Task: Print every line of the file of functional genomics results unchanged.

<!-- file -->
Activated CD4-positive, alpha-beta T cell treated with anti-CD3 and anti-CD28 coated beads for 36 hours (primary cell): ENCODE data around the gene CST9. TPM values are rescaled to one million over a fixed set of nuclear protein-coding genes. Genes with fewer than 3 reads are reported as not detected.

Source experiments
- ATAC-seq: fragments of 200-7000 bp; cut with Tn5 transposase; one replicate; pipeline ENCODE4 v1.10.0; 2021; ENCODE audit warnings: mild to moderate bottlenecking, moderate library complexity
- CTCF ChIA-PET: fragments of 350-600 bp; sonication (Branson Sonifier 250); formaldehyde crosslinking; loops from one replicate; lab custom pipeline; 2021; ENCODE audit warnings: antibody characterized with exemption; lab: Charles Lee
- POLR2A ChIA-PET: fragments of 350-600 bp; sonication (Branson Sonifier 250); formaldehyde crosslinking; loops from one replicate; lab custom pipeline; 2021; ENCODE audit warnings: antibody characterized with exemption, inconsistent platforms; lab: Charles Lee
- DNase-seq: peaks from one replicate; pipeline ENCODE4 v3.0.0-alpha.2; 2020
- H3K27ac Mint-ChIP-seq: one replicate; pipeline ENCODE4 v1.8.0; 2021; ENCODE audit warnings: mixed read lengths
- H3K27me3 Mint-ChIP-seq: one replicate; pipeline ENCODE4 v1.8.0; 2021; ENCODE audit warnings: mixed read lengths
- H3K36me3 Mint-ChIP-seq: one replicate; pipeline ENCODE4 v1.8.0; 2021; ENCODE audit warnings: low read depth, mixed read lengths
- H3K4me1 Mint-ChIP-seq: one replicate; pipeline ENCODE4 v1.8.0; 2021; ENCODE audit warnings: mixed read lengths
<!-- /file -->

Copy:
Activated CD4-positive, alpha-beta T cell treated with anti-CD3 and anti-CD28 coated beads for 36 hours (primary cell): ENCODE data around the gene CST9. TPM values are rescaled to one million over a fixed set of nuclear protein-coding genes. Genes with fewer than 3 reads are reported as not detected.

Source experiments
- ATAC-seq: fragments of 200-7000 bp; cut with Tn5 transposase; one replicate; pipeline ENCODE4 v1.10.0; 2021; ENCODE audit warnings: mild to moderate bottlenecking, moderate library complexity
- CTCF ChIA-PET: fragments of 350-600 bp; sonication (Branson Sonifier 250); formaldehyde crosslinking; loops from one replicate; lab custom pipeline; 2021; ENCODE audit warnings: antibody characterized with exemption; lab: Charles Lee
- POLR2A ChIA-PET: fragments of 350-600 bp; sonication (Branson Sonifier 250); formaldehyde crosslinking; loops from one replicate; lab custom pipeline; 2021; ENCODE audit warnings: antibody characterized with exemption, inconsistent platforms; lab: Charles Lee
- DNase-seq: peaks from one replicate; pipeline ENCODE4 v3.0.0-alpha.2; 2020
- H3K27ac Mint-ChIP-seq: one replicate; pipeline ENCODE4 v1.8.0; 2021; ENCODE audit warnings: mixed read lengths
- H3K27me3 Mint-ChIP-seq: one replicate; pipeline ENCODE4 v1.8.0; 2021; ENCODE audit warnings: mixed read lengths
- H3K36me3 Mint-ChIP-seq: one replicate; pipeline ENCODE4 v1.8.0; 2021; ENCODE audit warnings: low read depth, mixed read lengths
- H3K4me1 Mint-ChIP-seq: one replicate; pipeline ENCODE4 v1.8.0; 2021; ENCODE audit warnings: mixed read lengths